attraction of diamonds is nearly universal. For decades, red carpets
    have featured stunning examples of beautifully crafted earrings,
    necklaces, rings, and bracelets featuring rare coloured diamonds.
    These brilliant pieces often draw just as much attention as the
    celebrity wearing them.
  • Luxury on display: Some clients love the
    extravagance and status that is symbolized by wearing ones’ diamonds
    in public or at a special event. It’s a privilege that few people
    get to experience, and a part of a client’s enjoyment of this unique
  • Added value: Skilled jewelers are able to
    elevate a diamond into a work of art thanks to the special details,
    additional gems, and precious metals used to create a piece of
    jewelry. Not only does this add interest, it can raise the total
    value of piece.
  • Sentimentality: Once placed in a jewelry
    setting, some of our clients consider the piece to be a family
    heirloom, which gives it an extra personal meaning.
  • Transparency: Some buyers prefer loose
    diamonds because you can get a complete 360-degree view of the
    diamond, and can confirm its characteristics and quality.
  • Taxation: Jewelry and loose diamonds are
    considered different kinds of assets, and, as such, have different
    tax implications related to their sale or gifting. For more
    information about this, we recommend speaking with an accountant.
  • Insurance needs: Because jewelry and
    loose diamonds are categorized differently in terms of asset type –
    and if a jewelry piece is sometimes worn in public – your insurance
    implications and coverage needs may be different. For more
    information about this, we recommend speaking with an insurance

Purchasing and Selling Section

Purchasing and selling coloured diamonds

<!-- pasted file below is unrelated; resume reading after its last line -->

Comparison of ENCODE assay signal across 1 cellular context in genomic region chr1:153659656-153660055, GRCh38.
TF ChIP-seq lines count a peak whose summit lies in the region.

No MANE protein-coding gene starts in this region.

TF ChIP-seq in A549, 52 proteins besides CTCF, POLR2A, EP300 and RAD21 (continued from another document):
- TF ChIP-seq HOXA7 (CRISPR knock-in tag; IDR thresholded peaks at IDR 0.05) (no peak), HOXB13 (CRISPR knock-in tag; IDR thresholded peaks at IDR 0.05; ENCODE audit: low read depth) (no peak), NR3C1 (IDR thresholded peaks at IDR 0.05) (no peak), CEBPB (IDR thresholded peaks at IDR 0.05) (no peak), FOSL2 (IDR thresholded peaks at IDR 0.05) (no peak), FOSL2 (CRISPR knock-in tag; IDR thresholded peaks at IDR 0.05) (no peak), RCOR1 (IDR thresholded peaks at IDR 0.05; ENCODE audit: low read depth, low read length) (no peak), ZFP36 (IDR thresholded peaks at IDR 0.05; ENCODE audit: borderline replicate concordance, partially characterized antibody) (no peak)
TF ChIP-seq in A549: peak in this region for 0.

Similar to bullion, coloured diamonds are the kind of purchase that’s best
capitalized with a long-term view. While prices are steadily rising, the
gains are most likely to be seen when one takes a patient approach.
Between taxes and broker commissions, it rarely makes financial sense to
“flip” a diamond purchase quickly. Undoubtedly, this is not how wealthy
diamond collectors made their fortunes.

The entrance into the coloured diamond market is typically higher than
most financial products, but with careful planning, our clients have been
able to access this exciting opportunity. Guildhall’s team can walk you
through each step of
finding and purchasing a coloured diamond that’s right for you.

We strongly advise anyone interested in buying or selling a coloured
diamond to go through expert channels, such as working with a diamond
dealer who has received training from the Gemological Institute of
America (GIA) and holds a membership in the Fancy Color Research
Foundation (FCRF), as this can greatly reduce the risk of fraud,
forgery, or unfair sales prices.

Once someone has made this thrilling investment, it’s common for clients
to want to hold onto their coloured diamond, as this one-of-a-kind
treasure gains both sentimental and financial value. In fact, many decide
they want to keep the coloured diamond in the family and arrange to
include it as part of their children’s or loved ones’ inheritance. In some
cases, a coloured diamond purchase lays the foundation for generational

However, should the need or opportunity to sell a coloured diamond arise –
sometimes to trade up to a larger coloured diamond purchase
– Guildhall’s team can be of service to broker that sale.

An investment that stands the test of time: Historical performance of
coloured diamonds

Since record-keeping began more than forty years ago, auction values have
rapidly increased alongside growing scarcity. Natural coloured diamonds
are a lasting global phenomenon with demonstrated market performance in a
changing world.

[Insert chart of coloured diamond values vs. Dow Jones vs. white diamonds]

Diamonds are a long-term investment to be cherished and passed down
through generations. Guildhall recognizes the value – both financial and
sentimental – of your coloured diamonds, and we can advise on the best
ways to store and care for your assets.

All Guildhall diamonds are accompanied by a full GIA grading report and an
independent appraisal for insurance purposes, which details fair market
replacement values should your diamond ever be stolen or lost.

As a proud member of the FCRF and with staff trained by the GIA, Guildhall
provides our clients with experienced and expert advice and services.
Learn more about
The Guildhall Strategy of “Elevate”, in which we work with clients to enter the coloured diamond markets and
build generational wealth, or
contact our team directly.